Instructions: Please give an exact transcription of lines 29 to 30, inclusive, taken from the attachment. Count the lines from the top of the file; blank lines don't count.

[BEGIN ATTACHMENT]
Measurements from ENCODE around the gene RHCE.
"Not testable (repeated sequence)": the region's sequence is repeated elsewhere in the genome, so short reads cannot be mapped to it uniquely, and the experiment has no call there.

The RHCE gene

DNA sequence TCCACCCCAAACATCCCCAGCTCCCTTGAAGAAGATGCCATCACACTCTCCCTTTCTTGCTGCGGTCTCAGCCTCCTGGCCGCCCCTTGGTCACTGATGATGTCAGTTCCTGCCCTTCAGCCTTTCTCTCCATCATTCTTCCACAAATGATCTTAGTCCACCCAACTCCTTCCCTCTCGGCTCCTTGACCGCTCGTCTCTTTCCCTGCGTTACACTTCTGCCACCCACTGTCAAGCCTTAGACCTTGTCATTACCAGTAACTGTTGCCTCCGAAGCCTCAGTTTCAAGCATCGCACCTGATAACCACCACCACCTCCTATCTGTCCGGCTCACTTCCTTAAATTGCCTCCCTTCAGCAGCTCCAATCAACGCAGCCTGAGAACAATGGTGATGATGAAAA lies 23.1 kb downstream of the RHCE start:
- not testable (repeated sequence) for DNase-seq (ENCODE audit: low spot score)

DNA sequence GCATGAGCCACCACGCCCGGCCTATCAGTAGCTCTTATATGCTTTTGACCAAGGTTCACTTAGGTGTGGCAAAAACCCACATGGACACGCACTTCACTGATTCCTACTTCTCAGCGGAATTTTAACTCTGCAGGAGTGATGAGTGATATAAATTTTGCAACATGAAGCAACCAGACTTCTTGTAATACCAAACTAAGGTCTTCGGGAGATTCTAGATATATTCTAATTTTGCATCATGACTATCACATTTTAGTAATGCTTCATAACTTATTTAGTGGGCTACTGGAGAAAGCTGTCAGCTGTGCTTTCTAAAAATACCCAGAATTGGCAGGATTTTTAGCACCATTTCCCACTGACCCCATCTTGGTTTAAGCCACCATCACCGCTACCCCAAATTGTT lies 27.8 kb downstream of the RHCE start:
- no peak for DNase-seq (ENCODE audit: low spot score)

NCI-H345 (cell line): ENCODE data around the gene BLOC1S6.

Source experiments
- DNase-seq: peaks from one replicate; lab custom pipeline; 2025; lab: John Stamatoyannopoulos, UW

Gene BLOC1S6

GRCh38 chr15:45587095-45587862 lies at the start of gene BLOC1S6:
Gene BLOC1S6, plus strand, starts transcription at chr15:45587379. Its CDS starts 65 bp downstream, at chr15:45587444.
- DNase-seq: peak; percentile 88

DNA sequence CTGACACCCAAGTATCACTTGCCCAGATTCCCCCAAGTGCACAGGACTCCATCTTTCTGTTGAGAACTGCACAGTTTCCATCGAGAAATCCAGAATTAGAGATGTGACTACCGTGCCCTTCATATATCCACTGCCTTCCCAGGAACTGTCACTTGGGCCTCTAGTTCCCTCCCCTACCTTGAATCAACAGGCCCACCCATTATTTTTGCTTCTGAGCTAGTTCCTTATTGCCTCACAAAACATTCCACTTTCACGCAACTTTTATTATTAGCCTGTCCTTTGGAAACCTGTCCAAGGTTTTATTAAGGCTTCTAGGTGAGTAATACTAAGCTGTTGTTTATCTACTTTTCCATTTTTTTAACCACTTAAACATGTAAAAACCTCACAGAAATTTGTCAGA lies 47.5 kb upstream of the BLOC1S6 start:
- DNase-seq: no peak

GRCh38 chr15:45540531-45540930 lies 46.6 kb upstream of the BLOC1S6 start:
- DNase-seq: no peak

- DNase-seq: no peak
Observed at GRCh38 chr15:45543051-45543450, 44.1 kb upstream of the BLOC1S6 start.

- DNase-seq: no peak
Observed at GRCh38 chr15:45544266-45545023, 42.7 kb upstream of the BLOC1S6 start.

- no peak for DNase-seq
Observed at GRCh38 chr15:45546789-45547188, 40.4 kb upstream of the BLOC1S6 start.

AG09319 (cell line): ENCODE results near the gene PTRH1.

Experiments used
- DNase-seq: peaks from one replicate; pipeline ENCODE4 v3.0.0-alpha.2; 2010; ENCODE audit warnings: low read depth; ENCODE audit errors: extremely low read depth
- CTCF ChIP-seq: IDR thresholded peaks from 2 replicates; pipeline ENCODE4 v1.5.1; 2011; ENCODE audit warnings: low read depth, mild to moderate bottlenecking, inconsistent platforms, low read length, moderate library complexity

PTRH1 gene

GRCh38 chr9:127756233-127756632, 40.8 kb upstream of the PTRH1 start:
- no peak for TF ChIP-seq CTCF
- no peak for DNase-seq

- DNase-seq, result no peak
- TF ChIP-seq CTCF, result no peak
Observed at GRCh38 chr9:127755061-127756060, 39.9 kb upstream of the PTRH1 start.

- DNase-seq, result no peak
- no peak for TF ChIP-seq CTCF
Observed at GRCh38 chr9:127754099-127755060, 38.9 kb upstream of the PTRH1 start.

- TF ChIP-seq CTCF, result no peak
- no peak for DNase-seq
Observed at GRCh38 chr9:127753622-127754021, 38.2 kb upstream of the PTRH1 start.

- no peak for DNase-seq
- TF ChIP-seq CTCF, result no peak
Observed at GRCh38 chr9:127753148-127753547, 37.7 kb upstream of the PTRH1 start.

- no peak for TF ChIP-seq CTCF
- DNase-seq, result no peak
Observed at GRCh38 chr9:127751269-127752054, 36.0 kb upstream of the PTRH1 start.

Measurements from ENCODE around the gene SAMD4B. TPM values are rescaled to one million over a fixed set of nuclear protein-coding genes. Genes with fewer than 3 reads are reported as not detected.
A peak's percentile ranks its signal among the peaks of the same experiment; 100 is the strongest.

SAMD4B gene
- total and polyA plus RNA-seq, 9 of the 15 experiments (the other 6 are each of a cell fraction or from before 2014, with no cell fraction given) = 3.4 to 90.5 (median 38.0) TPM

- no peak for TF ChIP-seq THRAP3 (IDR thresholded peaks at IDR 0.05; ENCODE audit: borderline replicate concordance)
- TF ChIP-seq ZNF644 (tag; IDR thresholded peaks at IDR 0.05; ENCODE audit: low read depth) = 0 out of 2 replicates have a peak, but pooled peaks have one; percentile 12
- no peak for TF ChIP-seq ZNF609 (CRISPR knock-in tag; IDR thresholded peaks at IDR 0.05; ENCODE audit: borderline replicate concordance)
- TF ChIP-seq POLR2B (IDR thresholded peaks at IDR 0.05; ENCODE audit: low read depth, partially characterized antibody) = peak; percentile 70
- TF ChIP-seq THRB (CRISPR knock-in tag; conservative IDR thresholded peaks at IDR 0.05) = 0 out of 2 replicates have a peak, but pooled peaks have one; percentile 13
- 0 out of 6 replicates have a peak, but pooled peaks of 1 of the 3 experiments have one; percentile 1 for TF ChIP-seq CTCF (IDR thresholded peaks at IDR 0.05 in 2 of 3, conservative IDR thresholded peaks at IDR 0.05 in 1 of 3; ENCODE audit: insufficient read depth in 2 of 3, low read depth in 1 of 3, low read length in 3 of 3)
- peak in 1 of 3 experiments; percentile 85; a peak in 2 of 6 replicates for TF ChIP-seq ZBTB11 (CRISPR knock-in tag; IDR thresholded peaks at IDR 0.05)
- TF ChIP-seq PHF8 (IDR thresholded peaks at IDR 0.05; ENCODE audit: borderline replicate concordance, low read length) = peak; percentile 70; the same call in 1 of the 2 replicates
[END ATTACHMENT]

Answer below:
PTRH1 gene

GRCh38 chr9:127756233-127756632, 40.8 kb upstream of the PTRH1 start: